and Robert Fico, Slovakia's prime minister at the time,
during a meeting in the Kremlin
Moscow, Russia, Aug. 25, 2016
(AP photo by Alexander Zemlianichenko).
Slovakia, a NATO member that has called itself part of the "core of the European Union," may talk positively about its Western orientation, but its actions recently suggest an increasingly closer alignment to Russia and its interests in Europe.
Many observers point to the junior partner in its coalition government, the Slovak National Party, or SNS, as the reason why.
The party's nationalist,
euro-skeptic leader, Andrej Danko, the speaker of the Slovak
parliament, has visited Moscow twice in the past eight months.
Earlier this month, Slovakia's Defense Ministry, which is headed by a member of the SNS, postponed a long-awaited decision to replace Slovakia's fleet of aging Russian-made MiG-29s with Swedish Gripen fighter jets or U.S.-made F-16s.
The move was widely criticized, including by members of the ministry's own leadership as well as partners in the coalition government.
Peter Gajdos had put the years-long talks with Gripen's
manufacturer, Saab, on hold and
invited other bids.
During a Slovak Cabinet meeting in late March in which the expulsions were discussed,
...Juraj Krupa, a former Defense Ministry official who now directs the security and defense program at the Slovak Security Policy Institute, told me, citing sources within the government.
Two officials, one
from the Foreign Ministry and the other from the European diplomatic
service, later confirmed that account. Both officials insisted on
anonymity to discuss internal government matters.
But as an official in Slovakia's Foreign Ministry put it to me, Danko,
Sympathy for Russia among SNS lawmakers has been out in the open for years, but only recently has it appeared to affect Slovakia's foreign policy.
The impact of the SNS has risen as the main governing party, the social-conservative SMER-SD, has weakened amid the political turmoil that followed the murder of an investigative reporter, Jan Kuciak, in February.
His killing sparked massive street protests and eventually led to the resignation of SMER-SD's longtime leader, Prime Minister Robert Fico, after 10 years in power.
The nature of Danko's sympathies toward Moscow is murky.
Despite rumors of clandestine Russian funding of the SNS, there is no hard evidence. But the party includes many former apparatchiks from the era of communist rule in Czechoslovakia.
Established on the
heels of the
Velvet Revolution in 1989 that
ended that regime, the SNS has sided with Russia on various issues
since the 1990s, from Russian skepticism over NATO enlargement to
the celebration of common Slavic roots.
The EU is "part of Eurasian space," he insists, and it would be an exaggeration to call Russia an aggressor.
Hrnko doesn't deny that Danko, the head of the SNS, helped block Slovakia from expelling Russian diplomats in March.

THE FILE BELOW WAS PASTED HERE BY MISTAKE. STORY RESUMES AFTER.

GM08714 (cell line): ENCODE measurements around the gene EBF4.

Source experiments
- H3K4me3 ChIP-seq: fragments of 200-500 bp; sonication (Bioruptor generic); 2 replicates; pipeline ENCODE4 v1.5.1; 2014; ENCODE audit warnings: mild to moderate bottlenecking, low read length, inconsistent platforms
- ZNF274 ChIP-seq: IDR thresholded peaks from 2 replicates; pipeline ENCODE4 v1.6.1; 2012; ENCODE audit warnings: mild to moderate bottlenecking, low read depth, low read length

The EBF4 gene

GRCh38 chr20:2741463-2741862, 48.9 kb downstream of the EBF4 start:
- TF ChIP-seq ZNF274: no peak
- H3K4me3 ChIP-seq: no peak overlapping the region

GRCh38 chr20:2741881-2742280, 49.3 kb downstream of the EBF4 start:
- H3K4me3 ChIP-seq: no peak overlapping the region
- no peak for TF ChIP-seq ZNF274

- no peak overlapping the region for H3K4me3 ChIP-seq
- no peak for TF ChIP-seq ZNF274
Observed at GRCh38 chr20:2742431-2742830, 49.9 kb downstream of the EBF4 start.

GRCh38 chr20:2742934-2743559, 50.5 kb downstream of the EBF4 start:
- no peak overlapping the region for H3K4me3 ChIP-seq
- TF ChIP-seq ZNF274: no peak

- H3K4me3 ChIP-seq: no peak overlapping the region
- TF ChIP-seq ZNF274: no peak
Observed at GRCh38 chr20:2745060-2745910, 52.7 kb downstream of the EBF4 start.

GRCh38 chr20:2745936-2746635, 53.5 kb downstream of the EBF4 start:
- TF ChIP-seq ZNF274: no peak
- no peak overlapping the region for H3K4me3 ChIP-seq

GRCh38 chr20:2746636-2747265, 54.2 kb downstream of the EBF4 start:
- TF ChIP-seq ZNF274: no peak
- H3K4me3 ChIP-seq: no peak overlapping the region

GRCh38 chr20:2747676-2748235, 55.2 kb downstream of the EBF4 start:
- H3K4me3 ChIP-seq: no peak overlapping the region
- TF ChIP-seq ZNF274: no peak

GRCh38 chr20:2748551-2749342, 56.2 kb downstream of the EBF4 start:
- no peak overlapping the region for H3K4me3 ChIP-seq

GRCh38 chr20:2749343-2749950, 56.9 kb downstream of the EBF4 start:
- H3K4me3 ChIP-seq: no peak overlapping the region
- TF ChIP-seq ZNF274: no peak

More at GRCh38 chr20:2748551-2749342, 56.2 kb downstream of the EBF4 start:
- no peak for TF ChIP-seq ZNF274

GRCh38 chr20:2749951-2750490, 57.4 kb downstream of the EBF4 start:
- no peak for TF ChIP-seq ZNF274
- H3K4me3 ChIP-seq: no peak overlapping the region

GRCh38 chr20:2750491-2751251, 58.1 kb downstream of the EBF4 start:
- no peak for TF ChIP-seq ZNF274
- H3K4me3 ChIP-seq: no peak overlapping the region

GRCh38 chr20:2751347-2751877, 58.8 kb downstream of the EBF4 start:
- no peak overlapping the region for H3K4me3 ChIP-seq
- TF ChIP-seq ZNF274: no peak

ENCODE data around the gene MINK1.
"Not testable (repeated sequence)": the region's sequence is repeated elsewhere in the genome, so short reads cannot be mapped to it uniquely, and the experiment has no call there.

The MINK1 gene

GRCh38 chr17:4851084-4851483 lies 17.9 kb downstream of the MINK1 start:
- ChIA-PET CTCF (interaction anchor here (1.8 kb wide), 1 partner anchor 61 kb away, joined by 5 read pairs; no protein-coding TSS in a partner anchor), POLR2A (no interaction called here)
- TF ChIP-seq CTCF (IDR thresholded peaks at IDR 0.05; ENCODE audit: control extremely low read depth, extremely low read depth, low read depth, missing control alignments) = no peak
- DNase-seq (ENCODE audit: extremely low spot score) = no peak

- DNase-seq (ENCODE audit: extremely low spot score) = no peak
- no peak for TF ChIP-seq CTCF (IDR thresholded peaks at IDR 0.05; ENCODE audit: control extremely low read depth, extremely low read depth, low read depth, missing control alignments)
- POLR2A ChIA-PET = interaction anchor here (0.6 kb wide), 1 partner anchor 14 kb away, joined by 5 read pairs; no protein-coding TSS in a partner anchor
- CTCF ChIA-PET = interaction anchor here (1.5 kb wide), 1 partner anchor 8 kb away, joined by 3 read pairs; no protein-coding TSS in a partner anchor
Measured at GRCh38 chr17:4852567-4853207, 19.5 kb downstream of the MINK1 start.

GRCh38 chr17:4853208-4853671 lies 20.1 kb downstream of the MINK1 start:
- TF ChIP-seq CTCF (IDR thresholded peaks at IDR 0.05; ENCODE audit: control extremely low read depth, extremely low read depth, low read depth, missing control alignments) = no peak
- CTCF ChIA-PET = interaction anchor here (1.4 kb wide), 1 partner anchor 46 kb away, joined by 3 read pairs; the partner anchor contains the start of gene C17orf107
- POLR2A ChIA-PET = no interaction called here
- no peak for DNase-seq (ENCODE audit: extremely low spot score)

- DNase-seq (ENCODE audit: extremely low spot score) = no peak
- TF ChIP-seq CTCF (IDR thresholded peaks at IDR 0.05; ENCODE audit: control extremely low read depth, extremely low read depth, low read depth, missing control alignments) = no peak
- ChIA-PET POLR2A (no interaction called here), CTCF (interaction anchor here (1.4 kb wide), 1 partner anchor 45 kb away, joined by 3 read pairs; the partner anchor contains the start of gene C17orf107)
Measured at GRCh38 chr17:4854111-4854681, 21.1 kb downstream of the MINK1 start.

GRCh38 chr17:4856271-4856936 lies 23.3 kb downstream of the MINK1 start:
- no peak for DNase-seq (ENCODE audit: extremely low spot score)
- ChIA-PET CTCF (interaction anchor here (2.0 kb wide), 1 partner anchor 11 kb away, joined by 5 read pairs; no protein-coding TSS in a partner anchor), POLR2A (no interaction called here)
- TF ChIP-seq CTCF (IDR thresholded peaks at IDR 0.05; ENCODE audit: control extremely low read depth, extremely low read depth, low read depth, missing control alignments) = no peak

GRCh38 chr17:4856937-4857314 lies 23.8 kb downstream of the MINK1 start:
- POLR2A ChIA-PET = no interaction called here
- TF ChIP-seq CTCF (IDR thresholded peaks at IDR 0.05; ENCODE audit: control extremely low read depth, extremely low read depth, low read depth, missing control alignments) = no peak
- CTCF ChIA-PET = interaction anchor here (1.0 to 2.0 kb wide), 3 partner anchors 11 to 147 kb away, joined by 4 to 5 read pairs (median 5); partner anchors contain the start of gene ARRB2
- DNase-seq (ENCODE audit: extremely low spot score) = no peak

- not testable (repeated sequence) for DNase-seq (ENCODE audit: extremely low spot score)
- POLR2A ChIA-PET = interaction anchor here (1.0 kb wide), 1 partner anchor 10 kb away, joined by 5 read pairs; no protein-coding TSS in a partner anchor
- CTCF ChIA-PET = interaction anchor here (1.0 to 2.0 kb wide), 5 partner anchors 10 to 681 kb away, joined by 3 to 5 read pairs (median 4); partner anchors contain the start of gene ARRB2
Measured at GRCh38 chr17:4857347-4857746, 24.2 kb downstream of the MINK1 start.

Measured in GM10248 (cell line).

But he adds that
"he wasn't the only one" involved in that decision.
What this meant in practice was that the former prime minister talked positively about Russian President Vladimir Putin and was a critic of sanctioning Russia, but rarely acted on it. He largely followed the EU line toward Moscow, and some of his decisions even exposed Slovakia to Russia's anger.
In September 2014, for instance, at the peak of the crisis in neighboring Ukraine, Slovakia opened a reverse-flow oil pipeline to Ukraine, offering the easiest and cheapest way for Kiev to buy gas from the EU.
Public opinion in Slovakia
is more favorable toward Russia
than anywhere else in Central Europe.
But the country has many reasons
to be wary of Moscow.
According to Krupa, at the Slovak Security Policy Institute, Fico allowed the SNS to push and shove to save his party's coalition.
Support for SMER-SD, which Fico has led since 1999, has decreased drastically from a record high of 51 percent in March 2012 to just 20 percent in March, so snap elections were too risky.
As Krupa adds, the voters of both parties,
Indeed, if anything, the pro-Russian positions of Slovak politicians seem to strengthen their support at home.
Public opinion in
Slovakia is far more favorable toward Moscow than anywhere else in
Central Europe. This attitude is a mixture of sentiments over a
common Slavic background, the lack of historical problems with
Moscow - the one exception, of course, being the 1968 Soviet
invasion of what was then Czechoslovakia - and widespread distrust
among Slovaks toward NATO, despite the country's membership in the
That is almost half
the number of Poles, at 67 percent, and Czechs, at 65 percent, and
still less than Hungarians, at 56 percent. According to the same
survey, Slovaks approve of Russian President Vladimir Putin's
policies more than their neighbors, with 41 percent agreeing with
them compared to just 13 percent in Poland.
The country is completely dependent on Russian oil and gas, both for its own consumption and as a transit country for Russian gas to the EU. That's why it is vehemently opposed to the proposed Nord Stream II, the major Russia-backed gas pipeline that would run under the Baltic Sea to Germany, bypassing Central and Eastern Europe.
Slovakia's economic relationship with Russia remains one-sided and narrowly focused on energy imports, though.
When it comes to trade, Russia isn't even among Slovakia's 10 largest export destinations.
Russia relies instead on soft-power initiatives to maintain its positive standing among Slovaks.
Pro-Putin propaganda campaigns, aiming to shift attitudes in Slovakia against the West, are evident online and among traditional media publishers. A year ago, Slovakia's largest news agency signed a controversial agreement with Russia's state-run Sputnik news agency.
was forced to cancel it days later
under pressure from liberal media, opposition groups and some more
Western-oriented members of SMER–SD.
The delayed deal to
replace Slovakia's MiGs may be another sign.